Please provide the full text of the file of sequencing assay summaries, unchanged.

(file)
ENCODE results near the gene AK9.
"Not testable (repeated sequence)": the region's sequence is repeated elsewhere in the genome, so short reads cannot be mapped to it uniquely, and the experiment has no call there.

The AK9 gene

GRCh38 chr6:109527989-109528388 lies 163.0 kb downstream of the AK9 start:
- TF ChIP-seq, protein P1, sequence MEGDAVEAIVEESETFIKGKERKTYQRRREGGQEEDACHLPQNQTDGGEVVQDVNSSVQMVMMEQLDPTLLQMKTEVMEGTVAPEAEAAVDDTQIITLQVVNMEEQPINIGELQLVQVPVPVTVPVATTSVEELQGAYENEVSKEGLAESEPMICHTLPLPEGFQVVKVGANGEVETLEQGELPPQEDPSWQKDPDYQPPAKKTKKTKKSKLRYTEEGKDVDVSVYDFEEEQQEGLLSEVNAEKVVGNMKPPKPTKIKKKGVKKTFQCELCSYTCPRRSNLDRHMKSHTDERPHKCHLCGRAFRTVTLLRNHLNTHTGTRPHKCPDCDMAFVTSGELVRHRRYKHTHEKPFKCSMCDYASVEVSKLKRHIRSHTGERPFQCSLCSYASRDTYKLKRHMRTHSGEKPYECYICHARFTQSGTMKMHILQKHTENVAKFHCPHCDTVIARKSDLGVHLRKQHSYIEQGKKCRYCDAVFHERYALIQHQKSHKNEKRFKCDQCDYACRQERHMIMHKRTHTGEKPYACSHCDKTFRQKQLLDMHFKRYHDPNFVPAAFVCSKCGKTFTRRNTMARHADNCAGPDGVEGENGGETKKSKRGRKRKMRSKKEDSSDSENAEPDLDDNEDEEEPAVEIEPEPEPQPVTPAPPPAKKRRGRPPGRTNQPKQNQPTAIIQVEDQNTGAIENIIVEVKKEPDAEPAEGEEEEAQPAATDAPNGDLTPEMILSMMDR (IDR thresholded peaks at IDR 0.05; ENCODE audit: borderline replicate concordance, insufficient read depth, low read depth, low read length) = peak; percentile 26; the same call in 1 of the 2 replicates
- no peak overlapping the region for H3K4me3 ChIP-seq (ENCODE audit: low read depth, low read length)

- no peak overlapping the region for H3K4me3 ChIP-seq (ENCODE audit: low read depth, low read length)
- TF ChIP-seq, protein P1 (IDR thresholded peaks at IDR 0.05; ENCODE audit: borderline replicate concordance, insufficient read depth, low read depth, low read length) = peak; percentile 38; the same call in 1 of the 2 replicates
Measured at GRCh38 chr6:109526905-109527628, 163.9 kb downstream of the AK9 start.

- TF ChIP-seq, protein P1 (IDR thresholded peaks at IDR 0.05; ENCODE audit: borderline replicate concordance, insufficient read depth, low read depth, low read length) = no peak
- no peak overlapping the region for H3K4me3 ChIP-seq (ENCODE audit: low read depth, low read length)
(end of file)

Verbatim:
ENCODE results near the gene AK9.
"Not testable (repeated sequence)": the region's sequence is repeated elsewhere in the genome, so short reads cannot be mapped to it uniquely, and the experiment has no call there.

The AK9 gene

GRCh38 chr6:109527989-109528388 lies 163.0 kb downstream of the AK9 start:
- TF ChIP-seq, protein P1, sequence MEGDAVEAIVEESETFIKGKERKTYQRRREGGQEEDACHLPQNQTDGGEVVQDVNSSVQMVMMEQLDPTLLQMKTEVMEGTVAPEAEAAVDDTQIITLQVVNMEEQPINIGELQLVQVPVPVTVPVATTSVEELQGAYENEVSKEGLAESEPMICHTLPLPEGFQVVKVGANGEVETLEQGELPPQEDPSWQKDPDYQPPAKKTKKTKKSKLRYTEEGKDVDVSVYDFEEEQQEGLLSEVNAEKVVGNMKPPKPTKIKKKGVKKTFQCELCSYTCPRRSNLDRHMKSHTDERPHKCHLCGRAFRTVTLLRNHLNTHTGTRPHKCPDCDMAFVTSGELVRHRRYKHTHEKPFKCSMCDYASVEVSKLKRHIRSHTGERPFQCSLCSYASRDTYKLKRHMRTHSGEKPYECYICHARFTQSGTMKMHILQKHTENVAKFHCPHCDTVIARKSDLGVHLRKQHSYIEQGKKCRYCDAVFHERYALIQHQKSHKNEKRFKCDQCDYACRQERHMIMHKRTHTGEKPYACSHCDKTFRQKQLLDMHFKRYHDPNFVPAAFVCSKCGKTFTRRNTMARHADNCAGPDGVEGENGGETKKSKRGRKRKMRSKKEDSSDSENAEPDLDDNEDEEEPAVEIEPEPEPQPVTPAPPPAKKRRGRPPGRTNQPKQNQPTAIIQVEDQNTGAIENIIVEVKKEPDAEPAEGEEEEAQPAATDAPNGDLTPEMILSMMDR (IDR thresholded peaks at IDR 0.05; ENCODE audit: borderline replicate concordance, insufficient read depth, low read depth, low read length) = peak; percentile 26; the same call in 1 of the 2 replicates
- no peak overlapping the region for H3K4me3 ChIP-seq (ENCODE audit: low read depth, low read length)

- no peak overlapping the region for H3K4me3 ChIP-seq (ENCODE audit: low read depth, low read length)
- TF ChIP-seq, protein P1 (IDR thresholded peaks at IDR 0.05; ENCODE audit: borderline replicate concordance, insufficient read depth, low read depth, low read length) = peak; percentile 38; the same call in 1 of the 2 replicates
Measured at GRCh38 chr6:109526905-109527628, 163.9 kb downstream of the AK9 start.

- TF ChIP-seq, protein P1 (IDR thresholded peaks at IDR 0.05; ENCODE audit: borderline replicate concordance, insufficient read depth, low read depth, low read length) = no peak
- no peak overlapping the region for H3K4me3 ChIP-seq (ENCODE audit: low read depth, low read length)